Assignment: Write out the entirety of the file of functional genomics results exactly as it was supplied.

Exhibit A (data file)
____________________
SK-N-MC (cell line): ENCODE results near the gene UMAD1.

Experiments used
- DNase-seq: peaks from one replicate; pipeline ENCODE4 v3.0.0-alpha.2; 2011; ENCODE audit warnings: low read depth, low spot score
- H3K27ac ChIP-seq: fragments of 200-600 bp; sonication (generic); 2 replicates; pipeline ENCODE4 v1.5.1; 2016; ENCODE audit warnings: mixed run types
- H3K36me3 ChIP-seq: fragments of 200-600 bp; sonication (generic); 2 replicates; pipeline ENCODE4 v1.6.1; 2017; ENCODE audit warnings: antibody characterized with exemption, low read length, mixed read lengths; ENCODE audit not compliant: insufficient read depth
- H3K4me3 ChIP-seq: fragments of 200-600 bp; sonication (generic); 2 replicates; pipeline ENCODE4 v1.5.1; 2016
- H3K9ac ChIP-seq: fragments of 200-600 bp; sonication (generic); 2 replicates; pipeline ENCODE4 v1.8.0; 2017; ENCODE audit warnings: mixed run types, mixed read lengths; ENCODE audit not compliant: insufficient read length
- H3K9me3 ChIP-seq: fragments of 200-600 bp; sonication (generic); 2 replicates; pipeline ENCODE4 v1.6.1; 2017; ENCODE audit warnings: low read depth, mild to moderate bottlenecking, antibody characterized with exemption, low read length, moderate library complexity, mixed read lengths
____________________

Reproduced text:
SK-N-MC (cell line): ENCODE results near the gene UMAD1.

Experiments used
- DNase-seq: peaks from one replicate; pipeline ENCODE4 v3.0.0-alpha.2; 2011; ENCODE audit warnings: low read depth, low spot score
- H3K27ac ChIP-seq: fragments of 200-600 bp; sonication (generic); 2 replicates; pipeline ENCODE4 v1.5.1; 2016; ENCODE audit warnings: mixed run types
- H3K36me3 ChIP-seq: fragments of 200-600 bp; sonication (generic); 2 replicates; pipeline ENCODE4 v1.6.1; 2017; ENCODE audit warnings: antibody characterized with exemption, low read length, mixed read lengths; ENCODE audit not compliant: insufficient read depth
- H3K4me3 ChIP-seq: fragments of 200-600 bp; sonication (generic); 2 replicates; pipeline ENCODE4 v1.5.1; 2016
- H3K9ac ChIP-seq: fragments of 200-600 bp; sonication (generic); 2 replicates; pipeline ENCODE4 v1.8.0; 2017; ENCODE audit warnings: mixed run types, mixed read lengths; ENCODE audit not compliant: insufficient read length
- H3K9me3 ChIP-seq: fragments of 200-600 bp; sonication (generic); 2 replicates; pipeline ENCODE4 v1.6.1; 2017; ENCODE audit warnings: low read depth, mild to moderate bottlenecking, antibody characterized with exemption, low read length, moderate library complexity, mixed read lengths